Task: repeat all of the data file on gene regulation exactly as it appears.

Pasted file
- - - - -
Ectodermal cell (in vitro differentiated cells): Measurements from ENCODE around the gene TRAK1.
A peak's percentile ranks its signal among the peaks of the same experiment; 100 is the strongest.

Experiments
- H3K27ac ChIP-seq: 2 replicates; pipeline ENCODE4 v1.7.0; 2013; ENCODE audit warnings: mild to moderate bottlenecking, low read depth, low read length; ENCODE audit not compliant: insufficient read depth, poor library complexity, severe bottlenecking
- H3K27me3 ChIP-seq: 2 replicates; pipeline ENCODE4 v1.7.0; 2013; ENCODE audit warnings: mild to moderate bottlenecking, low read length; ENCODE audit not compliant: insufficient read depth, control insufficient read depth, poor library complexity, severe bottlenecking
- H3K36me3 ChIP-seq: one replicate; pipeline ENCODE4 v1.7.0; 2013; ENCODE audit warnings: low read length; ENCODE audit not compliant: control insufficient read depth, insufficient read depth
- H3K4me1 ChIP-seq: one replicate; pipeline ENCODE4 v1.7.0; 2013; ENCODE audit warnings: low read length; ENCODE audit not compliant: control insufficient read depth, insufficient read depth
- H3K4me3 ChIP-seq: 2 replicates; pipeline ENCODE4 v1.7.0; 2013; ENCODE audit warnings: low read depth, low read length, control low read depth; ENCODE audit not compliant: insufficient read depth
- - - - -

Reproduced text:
Ectodermal cell (in vitro differentiated cells): Measurements from ENCODE around the gene TRAK1.
A peak's percentile ranks its signal among the peaks of the same experiment; 100 is the strongest.

Experiments
- H3K27ac ChIP-seq: 2 replicates; pipeline ENCODE4 v1.7.0; 2013; ENCODE audit warnings: mild to moderate bottlenecking, low read depth, low read length; ENCODE audit not compliant: insufficient read depth, poor library complexity, severe bottlenecking
- H3K27me3 ChIP-seq: 2 replicates; pipeline ENCODE4 v1.7.0; 2013; ENCODE audit warnings: mild to moderate bottlenecking, low read length; ENCODE audit not compliant: insufficient read depth, control insufficient read depth, poor library complexity, severe bottlenecking
- H3K36me3 ChIP-seq: one replicate; pipeline ENCODE4 v1.7.0; 2013; ENCODE audit warnings: low read length; ENCODE audit not compliant: control insufficient read depth, insufficient read depth
- H3K4me1 ChIP-seq: one replicate; pipeline ENCODE4 v1.7.0; 2013; ENCODE audit warnings: low read length; ENCODE audit not compliant: control insufficient read depth, insufficient read depth
- H3K4me3 ChIP-seq: 2 replicates; pipeline ENCODE4 v1.7.0; 2013; ENCODE audit warnings: low read depth, low read length, control low read depth; ENCODE audit not compliant: insufficient read depth